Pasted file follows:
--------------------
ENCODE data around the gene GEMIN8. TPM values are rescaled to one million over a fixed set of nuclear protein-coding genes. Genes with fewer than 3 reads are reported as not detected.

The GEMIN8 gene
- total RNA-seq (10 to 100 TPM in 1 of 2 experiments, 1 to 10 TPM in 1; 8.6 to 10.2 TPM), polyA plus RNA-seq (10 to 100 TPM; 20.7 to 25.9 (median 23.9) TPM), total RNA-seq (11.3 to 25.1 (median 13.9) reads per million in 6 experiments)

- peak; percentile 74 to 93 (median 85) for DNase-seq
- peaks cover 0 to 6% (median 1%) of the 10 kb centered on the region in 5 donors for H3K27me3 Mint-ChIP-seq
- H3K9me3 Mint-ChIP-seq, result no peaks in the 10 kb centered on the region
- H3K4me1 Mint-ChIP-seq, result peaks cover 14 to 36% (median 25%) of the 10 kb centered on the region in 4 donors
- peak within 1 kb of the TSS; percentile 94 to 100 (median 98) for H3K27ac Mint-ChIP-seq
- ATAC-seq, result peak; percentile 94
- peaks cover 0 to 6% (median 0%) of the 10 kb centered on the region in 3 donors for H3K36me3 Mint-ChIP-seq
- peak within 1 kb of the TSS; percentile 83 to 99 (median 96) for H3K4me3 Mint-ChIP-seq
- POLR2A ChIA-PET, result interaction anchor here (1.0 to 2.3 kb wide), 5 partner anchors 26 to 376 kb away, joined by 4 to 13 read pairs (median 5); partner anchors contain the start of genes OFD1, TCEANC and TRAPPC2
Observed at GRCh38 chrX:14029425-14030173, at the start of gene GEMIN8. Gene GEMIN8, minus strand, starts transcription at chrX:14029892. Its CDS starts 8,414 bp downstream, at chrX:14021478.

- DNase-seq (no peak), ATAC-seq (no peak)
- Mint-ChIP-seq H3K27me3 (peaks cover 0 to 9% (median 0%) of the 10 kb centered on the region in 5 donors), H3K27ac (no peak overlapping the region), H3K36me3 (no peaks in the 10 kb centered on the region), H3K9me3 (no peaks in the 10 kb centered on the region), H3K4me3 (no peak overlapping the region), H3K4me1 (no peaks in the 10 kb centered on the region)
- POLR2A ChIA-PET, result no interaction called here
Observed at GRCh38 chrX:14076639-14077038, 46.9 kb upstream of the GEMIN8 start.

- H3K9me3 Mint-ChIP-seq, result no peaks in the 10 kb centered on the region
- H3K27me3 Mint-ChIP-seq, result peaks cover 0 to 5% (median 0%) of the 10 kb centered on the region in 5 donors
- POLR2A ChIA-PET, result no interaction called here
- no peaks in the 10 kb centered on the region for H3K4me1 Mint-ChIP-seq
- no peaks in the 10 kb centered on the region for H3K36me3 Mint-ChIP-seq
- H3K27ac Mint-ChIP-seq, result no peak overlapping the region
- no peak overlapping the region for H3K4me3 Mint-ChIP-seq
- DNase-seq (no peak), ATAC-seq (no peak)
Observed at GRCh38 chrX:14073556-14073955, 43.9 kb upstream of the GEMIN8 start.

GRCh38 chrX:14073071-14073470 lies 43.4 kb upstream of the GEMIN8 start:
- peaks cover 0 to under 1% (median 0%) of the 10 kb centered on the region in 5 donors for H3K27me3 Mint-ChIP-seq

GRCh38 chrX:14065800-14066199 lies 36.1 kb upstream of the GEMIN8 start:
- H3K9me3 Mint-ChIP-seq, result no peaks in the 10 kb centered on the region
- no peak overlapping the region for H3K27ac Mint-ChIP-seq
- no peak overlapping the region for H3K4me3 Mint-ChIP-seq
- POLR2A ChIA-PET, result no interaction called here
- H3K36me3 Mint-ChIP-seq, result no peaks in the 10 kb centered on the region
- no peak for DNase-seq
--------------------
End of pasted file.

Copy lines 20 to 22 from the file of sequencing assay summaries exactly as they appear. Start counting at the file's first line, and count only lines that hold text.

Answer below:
- POLR2A ChIA-PET, result no interaction called here
- no peaks in the 10 kb centered on the region for H3K4me1 Mint-ChIP-seq
- no peaks in the 10 kb centered on the region for H3K36me3 Mint-ChIP-seq